Alex Laybourne Interviews Author J.W Northrup: A Man Who Doesn’t Write for Himself, But Who Writes for You!

Who is J.W Northrup?

My youth was spent on sports and on the outdoors – much of it with my father – wandering through the beauty of the high mountains, feeling the tranquility of the outdoors and the sense of adventure that comes therein, only to return to the dissonance and conflicts, the rules and regulations of modern civilization. And I believe because of that, I developed a rather exterior view of life.

I began writing in the mid 80’s. Back then I was literally writing as a professional calligrapher and my works adorn many a wall with a favorite saying or poem.

But life as a starving artist was not suitable for me nor was a professional pursuit of the mind and the spirit as offered by the established institutions. Psychobabble was repulsive to my sense of scientific logic and administering drugs as a solution to mental disorders was even more abhorrent and degrading to a human being, despite the promise of a healthy income that seems to come with a diploma hanging on the wall. I nevertheless caved into a pursuit of some kind of monetary success by entering the trade of a designer.

Thus I became skilled at the art of 3D modeling in the field of mechanical design for engineers – which was rather ironic as my purpose was not the technical expertise and accuracy they required, but rather, whether or not the models I created were beautiful – which is the artist in me. I got away with it because my models WERE beautiful and because I grudgingly spent the required time to add the technical details that satisfied the requirements of the anal mind of an engineer.

Knowing that my real purposes were somewhat deviant in the field of engineering, I began writing in the mid 80’s as an outlet for my creativity and my desire to communicate and because my life would never be believed unless it was written down on paper.

I have written two novels and dozens of hilarious short stories describing some of the more bizarre events in my life and will continue to do so until I have faded away an there is no more to write about.



Alex Laybourne: Good Evening.

Jim Northrup: Hello,

Alex Laybourne: It took a little while, but we made it, I am looking forward to talking with you.

Jim Northrup: Yes, hope this proves interesting.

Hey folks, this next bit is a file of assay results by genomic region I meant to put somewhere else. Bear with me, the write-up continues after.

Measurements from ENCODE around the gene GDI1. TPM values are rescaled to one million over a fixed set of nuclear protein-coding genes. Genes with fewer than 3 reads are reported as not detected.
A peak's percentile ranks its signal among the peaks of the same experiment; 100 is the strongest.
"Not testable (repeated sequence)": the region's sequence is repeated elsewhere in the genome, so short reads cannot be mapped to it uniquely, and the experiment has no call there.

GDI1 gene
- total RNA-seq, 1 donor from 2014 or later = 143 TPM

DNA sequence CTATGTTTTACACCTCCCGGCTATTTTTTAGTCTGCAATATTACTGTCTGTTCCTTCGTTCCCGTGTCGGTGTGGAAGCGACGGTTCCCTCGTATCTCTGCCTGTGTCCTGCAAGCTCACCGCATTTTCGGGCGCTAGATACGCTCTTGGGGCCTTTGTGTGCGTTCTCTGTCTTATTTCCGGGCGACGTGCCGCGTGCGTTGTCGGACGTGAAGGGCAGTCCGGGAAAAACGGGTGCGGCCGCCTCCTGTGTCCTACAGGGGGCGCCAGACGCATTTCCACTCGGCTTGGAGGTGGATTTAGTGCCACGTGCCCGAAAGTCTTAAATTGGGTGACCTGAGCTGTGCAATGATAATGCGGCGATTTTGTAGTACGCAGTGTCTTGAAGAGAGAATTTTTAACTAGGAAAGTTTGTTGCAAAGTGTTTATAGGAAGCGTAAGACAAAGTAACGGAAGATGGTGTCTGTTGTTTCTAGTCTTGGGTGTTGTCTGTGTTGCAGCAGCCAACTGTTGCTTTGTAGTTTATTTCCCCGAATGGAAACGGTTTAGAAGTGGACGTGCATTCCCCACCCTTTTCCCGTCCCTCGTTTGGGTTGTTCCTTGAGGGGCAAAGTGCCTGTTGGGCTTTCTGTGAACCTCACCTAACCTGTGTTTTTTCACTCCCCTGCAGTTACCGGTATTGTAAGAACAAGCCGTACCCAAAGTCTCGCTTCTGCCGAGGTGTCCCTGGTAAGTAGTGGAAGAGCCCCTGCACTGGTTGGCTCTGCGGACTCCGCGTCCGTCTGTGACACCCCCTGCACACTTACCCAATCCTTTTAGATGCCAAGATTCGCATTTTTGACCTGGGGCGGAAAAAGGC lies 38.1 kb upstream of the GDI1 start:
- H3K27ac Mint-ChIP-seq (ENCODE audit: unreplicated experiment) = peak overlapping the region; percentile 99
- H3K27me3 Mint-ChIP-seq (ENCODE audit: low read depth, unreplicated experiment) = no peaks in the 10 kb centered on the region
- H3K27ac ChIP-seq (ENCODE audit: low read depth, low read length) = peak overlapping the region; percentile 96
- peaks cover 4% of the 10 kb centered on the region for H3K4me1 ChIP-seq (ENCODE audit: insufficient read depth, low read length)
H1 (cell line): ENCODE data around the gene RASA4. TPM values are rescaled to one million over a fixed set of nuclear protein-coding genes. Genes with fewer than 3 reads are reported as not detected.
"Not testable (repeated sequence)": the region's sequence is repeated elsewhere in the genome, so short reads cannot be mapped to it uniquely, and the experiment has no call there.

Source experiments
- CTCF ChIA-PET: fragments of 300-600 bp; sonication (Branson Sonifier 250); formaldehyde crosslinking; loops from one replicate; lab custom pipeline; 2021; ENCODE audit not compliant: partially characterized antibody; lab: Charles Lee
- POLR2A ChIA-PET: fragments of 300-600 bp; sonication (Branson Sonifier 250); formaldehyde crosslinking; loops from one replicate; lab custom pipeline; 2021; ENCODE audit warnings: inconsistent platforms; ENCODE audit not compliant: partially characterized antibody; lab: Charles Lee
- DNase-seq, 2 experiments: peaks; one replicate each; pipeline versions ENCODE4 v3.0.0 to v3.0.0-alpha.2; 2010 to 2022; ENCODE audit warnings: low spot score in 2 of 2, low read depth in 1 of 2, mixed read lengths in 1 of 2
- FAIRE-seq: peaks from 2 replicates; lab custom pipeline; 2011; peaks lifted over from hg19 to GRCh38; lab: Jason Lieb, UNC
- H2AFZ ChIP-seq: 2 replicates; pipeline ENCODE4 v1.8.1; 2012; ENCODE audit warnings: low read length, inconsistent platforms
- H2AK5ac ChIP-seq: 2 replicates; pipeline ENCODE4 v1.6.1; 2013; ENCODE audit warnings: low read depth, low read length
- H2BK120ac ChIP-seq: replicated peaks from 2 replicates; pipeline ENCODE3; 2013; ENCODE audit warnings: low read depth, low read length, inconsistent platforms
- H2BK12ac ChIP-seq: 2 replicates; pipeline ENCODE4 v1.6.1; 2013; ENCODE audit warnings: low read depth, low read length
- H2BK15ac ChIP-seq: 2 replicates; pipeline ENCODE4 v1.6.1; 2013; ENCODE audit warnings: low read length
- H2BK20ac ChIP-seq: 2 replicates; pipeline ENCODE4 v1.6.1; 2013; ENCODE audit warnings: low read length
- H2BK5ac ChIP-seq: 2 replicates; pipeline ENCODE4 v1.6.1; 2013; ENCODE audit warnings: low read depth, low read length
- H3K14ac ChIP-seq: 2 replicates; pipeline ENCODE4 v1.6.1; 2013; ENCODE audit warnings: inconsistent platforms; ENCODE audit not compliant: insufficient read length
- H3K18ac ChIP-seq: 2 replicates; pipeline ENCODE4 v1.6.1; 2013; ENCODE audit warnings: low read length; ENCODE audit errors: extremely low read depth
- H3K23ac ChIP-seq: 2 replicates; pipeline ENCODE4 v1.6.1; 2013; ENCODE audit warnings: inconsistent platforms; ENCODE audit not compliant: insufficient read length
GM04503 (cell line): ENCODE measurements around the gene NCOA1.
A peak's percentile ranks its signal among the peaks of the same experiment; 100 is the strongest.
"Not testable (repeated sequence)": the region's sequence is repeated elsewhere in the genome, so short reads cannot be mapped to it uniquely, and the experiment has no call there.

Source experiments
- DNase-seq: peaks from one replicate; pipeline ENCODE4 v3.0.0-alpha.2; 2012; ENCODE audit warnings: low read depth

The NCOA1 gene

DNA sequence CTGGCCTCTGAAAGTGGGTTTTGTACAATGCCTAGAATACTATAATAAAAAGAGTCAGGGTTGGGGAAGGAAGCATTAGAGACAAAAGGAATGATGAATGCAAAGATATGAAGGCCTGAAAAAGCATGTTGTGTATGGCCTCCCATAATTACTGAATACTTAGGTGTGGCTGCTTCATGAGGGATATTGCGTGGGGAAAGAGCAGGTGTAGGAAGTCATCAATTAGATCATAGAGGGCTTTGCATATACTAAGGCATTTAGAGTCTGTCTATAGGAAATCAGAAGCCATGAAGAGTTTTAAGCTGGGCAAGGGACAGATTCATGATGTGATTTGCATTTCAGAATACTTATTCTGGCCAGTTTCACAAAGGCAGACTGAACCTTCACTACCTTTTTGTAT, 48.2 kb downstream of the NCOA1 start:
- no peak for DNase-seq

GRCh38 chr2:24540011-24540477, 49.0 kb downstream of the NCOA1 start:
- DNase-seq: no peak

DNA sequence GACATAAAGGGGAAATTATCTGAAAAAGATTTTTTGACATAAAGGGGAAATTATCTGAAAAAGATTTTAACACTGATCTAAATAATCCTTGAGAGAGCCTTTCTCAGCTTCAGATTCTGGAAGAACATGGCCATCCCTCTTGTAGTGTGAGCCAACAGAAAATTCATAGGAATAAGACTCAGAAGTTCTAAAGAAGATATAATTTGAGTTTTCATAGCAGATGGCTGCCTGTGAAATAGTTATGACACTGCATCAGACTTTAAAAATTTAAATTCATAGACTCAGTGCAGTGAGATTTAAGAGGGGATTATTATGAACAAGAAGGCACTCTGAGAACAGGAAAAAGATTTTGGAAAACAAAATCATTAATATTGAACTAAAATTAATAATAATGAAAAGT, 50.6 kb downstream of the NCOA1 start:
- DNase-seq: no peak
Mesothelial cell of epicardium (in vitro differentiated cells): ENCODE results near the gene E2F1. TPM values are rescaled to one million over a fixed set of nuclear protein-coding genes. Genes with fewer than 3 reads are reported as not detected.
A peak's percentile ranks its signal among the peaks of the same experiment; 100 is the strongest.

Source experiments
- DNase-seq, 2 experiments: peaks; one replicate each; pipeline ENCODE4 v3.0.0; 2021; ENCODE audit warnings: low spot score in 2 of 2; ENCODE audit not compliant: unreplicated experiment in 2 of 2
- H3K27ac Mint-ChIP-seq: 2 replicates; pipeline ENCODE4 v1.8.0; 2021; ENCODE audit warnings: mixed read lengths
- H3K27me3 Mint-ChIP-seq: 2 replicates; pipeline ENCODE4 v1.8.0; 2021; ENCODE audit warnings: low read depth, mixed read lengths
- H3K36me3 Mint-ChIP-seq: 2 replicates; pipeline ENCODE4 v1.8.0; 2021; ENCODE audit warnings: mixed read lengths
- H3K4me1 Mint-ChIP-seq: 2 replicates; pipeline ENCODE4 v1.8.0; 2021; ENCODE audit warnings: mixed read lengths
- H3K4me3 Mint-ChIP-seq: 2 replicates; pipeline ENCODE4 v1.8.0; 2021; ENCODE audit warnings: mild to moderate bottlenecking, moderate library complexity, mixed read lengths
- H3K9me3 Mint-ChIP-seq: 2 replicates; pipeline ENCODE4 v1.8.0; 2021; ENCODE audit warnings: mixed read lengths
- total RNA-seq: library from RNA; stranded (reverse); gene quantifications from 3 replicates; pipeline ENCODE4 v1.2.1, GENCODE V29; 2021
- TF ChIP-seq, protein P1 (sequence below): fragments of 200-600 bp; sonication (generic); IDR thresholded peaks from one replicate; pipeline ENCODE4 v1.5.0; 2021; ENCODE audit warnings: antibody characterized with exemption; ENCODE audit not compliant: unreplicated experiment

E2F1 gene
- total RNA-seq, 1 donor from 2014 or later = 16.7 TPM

Alex Laybourne: I shall do my best, sir. You came highly recommended by my friend Nick Wale,

Jim Northrup: We have a good time.  He and I think a lot alike.

Alex Laybourne: That is a good sign for our conversation then.


Alex Laybourne: What has the reaction to ‘The Gold Slaves’ been like?

Jim Northrup: Well, it is just out and is my first published work.  I’m pretty much in the promotion phase currently, and looking forward to receiving some feedback.  Thus far it has all been good.

Alex Laybourne: The first publication is certainly a nerve-racking event. How has it compared in reality to the way you undoubtedly played it out in your head?

Jim Northrup: That never happens.  You want your book to be published and poof!  Everybody wants it!.  Bestseller!  I mean it is your baby.  Everybody’s baby is the most beautiful baby.  Then you come down to reality.

Alex Laybourne: I remember that come down alright. Does your publisher help out with some of the promotional work or are you self-reliant on that score?

Jim Northrup: There is help with advice.  There’s help getting it published and putting it out there.  But promotion is pretty much on my own.  Which can be daunting!  So many things out there; Facebook, Blogs, Twitter, etc.  Nick Wale has been helping me with that.

Alex Laybourne: Nick is a great guy, he has given me no end of advice when it comes to my own writing. What have you found to be the most difficult hurdle in the transition from writer, to published writer, and now promoter?